365 T-shirts - the reasoning

This blog should be sub-titled: a journal of my life in geek.

I get my geek on with things about which I am geeky: comic books, Baseball, Ultimate, science fiction, my favorite bands, books I have read and loved, and Jungian psychology to name some of the most frequently traversed subjects.

I began this project simply as a way to count my T-shirts. I own a lot of T-shirts. But how many do I have? Do I have 365? We shall find out.

When I started this blog, I thought about how each T-shirt means something to me. I bought it for a reason, after all. I set myself the task to post an entry about a new T-shirt every day as a way to simply write something every day, a warm up for writing fiction, which is my passion. Writing is like exercise. Warm ups are good for exercise. But after completing a month of blogging about T-shirts, I have learned that this blog serves as a journal; it documents my life in geek, sort of a tour of my interests in pop culture. The blog serves as a tool for self-inventory, for assessment and analysis of self and the origins of self, for stepping through the process of individuation in catalogues, lists, and ranks.

The blog also made me aware that I have some serious gaps in my T-shirt ownership, and I am in the process of collecting some new T-shirts for several of the great popular culture icons that I truly love. Stay tuned.

I was also a bit surprised that people checked out my blog and continue to check it, read it, and even comment on it. I am very appreciative of this readership. Please feel free to share your thoughts in my comments section. I will respond.

Also, please note that I have moved the original introductory text to the side bar. And now, I present to you the most recent entry of 365 T-shirts: a journal of my life in geek. Thank you for reading.
(Second Update - 1310.24. First Update - 1306.05 Originally Posted - 1304.25.)

Monday, September 16, 2013

T-shirt #179 - Mystery White Shirt and Lunchbox Museum

T-shirt #179 - Mystery White Shirt, To-Do Lists,  and Lunchbox Museum

Hello and happy Monday.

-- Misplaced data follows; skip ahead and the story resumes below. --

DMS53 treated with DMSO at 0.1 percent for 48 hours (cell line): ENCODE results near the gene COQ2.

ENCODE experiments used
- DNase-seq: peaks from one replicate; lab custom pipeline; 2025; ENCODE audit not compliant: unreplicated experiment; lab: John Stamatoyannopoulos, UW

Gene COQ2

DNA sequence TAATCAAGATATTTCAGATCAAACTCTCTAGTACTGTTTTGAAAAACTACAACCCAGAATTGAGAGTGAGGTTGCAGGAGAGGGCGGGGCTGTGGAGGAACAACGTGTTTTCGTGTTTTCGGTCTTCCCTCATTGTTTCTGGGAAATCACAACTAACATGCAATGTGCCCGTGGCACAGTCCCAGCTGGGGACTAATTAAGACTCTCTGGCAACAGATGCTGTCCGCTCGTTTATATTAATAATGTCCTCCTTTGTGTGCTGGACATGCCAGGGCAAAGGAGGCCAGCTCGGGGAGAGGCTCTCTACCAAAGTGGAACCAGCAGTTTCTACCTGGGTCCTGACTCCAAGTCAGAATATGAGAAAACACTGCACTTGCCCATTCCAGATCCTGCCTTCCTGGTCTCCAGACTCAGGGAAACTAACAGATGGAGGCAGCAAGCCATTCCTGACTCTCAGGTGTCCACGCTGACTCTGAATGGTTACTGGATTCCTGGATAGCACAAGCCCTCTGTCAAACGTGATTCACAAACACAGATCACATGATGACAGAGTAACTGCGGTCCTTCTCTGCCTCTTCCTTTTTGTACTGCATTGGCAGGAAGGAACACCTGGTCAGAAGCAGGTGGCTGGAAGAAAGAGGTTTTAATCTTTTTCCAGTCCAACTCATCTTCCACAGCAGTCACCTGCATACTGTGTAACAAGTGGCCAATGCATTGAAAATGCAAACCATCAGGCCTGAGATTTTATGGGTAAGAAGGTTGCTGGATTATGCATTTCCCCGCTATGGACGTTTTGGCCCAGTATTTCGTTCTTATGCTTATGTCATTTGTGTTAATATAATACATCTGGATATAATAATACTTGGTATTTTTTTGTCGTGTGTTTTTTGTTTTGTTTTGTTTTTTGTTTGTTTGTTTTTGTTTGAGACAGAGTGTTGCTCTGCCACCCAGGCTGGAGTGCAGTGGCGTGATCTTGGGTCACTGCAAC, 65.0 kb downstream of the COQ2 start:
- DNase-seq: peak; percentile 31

Today, I am going back to relatively short entries in an attempt to work ahead. I am also presenting some material I have found and saved just for your edification and amusement.

First subject is work and to-dolists. I did write about to-do lists and my work process (with pictures of my office) a little in T-shirt #111: Atom Ant.

Right now, I am experimenting with different ways of working on both my jobs and my blog. I am not by nature a true multi-tasker. Because of my jobs, (yes, plural jobs), I have to multi-task. But I much prefer to work project to project, one thing at time, bear down, put all my focus on finishing, before I move on to the next thing. But life and work and opportunity do not always allow me to be so project fixated.

To best accomplish my goals each week, I have developed the matrix grid to-do list as seen in the photo below. The first photo is an older matrix, so, I am also posting this week's matrix right below it. See how the matrix has evolved? This may be only interesting to me, but I am fascinated by process and how people do their work. I am always trying to learn from others to refine my own process. My matrix has evolved tremendously over 65 iterations since last summer.

Many concepts are the same. There are tasks that I must do every day, and others I must do every week. Then there are long term goals that may stay on the matrix for weeks. I have refined my process to eliminate other to-do lists, trying to use the matrix for everything I have to do, plan to do, or wish to do in a week. I adopted this method from a friend of mine who mentioned making daily to-do lists. When I found that I was wasting time writing the same things over and over, and when I put off the making of the list for days because I was not done with all the items on the list from three days ago, I refined my method. Saving the files to my computer and editing them each week based on what I have to do was the most logical method.

This is another short week for posts in which I have to get ahead on my work. As such, I am trimming back other things that may eat my time as my best friend and his son will be here on Friday to check out Kalamazoo College, and I want to take off the entire day.

Matrix 10 from June 12 2012

Matrix 75 from Sept. 16 2013

I have no idea where this shirt came from.

I am a little embarrassed that I cannot identify the source of this T-shirt as I believe it was handmade by the person who gave it to me as a gift.

I may put some more thought into this as time passes, and if I hit on an answer, I will update here and possibly reference this in a future entry.

But for now, the shirt is a mystery. Where did it come from? Who made it for me? I do not remember.

And so, this seems like a great opportunity to write about memory.

As I have shared before (in T-shirt #77 and T-shirt #171), I am big fan of Ray Kurzweil. I receive Ray's daily email newsletter. The other day he had two things on memory: current researching in creating memories and other current research in removing memories. Check these links to the stories on Ray's site.



Neither research would help me recover the lost memory of the origin of this shirt (perhaps hypnosis?), but these are interesting articles that I wanted an excuse to share.

Also, in sharing mode, the very cool (after all it comes from the Cool Hunting site via the Daily Mail in the UK) Lunchbox Museum. I actually own several of the lunch boxes pictured here. Check the site and the very short accompanying video. I think CBS Sunday Morning also visited the Lunchbox Museum.

What's up with that tree in the middle of the showroom?

From WWI to the Beatles and Bee Gees: The world's largest LUNCHBOX museum takes visitors on a trip down memory lane with   2,000 vintage models

- chris tower - 1309.16 - 11:15